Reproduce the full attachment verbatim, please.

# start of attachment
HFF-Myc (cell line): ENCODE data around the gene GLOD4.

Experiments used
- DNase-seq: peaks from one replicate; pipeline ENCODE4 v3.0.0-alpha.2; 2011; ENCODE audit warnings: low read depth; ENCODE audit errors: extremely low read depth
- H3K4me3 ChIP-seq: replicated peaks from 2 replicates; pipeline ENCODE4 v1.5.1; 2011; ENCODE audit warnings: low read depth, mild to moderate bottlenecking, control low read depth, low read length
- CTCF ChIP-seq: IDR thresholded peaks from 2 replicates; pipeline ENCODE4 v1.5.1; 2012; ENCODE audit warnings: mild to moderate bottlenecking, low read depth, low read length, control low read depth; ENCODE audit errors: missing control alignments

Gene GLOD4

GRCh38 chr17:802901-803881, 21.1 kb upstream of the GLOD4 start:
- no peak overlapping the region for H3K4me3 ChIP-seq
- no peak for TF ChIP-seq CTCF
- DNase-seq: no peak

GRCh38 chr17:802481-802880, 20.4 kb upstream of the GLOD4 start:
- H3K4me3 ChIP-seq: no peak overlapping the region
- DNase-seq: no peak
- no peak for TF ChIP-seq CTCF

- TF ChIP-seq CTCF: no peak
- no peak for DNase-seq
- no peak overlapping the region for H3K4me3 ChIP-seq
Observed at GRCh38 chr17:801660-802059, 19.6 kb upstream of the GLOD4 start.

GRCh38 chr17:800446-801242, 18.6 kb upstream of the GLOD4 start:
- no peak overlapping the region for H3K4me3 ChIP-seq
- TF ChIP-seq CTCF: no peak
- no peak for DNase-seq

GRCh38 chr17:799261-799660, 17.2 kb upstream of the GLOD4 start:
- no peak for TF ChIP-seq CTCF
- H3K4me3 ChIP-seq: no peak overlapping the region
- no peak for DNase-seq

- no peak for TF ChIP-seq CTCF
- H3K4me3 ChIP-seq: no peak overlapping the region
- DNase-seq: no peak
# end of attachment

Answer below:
HFF-Myc (cell line): ENCODE data around the gene GLOD4.

Experiments used
- DNase-seq: peaks from one replicate; pipeline ENCODE4 v3.0.0-alpha.2; 2011; ENCODE audit warnings: low read depth; ENCODE audit errors: extremely low read depth
- H3K4me3 ChIP-seq: replicated peaks from 2 replicates; pipeline ENCODE4 v1.5.1; 2011; ENCODE audit warnings: low read depth, mild to moderate bottlenecking, control low read depth, low read length
- CTCF ChIP-seq: IDR thresholded peaks from 2 replicates; pipeline ENCODE4 v1.5.1; 2012; ENCODE audit warnings: mild to moderate bottlenecking, low read depth, low read length, control low read depth; ENCODE audit errors: missing control alignments

Gene GLOD4

GRCh38 chr17:802901-803881, 21.1 kb upstream of the GLOD4 start:
- no peak overlapping the region for H3K4me3 ChIP-seq
- no peak for TF ChIP-seq CTCF
- DNase-seq: no peak

GRCh38 chr17:802481-802880, 20.4 kb upstream of the GLOD4 start:
- H3K4me3 ChIP-seq: no peak overlapping the region
- DNase-seq: no peak
- no peak for TF ChIP-seq CTCF

- TF ChIP-seq CTCF: no peak
- no peak for DNase-seq
- no peak overlapping the region for H3K4me3 ChIP-seq
Observed at GRCh38 chr17:801660-802059, 19.6 kb upstream of the GLOD4 start.

GRCh38 chr17:800446-801242, 18.6 kb upstream of the GLOD4 start:
- no peak overlapping the region for H3K4me3 ChIP-seq
- TF ChIP-seq CTCF: no peak
- no peak for DNase-seq

GRCh38 chr17:799261-799660, 17.2 kb upstream of the GLOD4 start:
- no peak for TF ChIP-seq CTCF
- H3K4me3 ChIP-seq: no peak overlapping the region
- no peak for DNase-seq

- no peak for TF ChIP-seq CTCF
- H3K4me3 ChIP-seq: no peak overlapping the region
- DNase-seq: no peak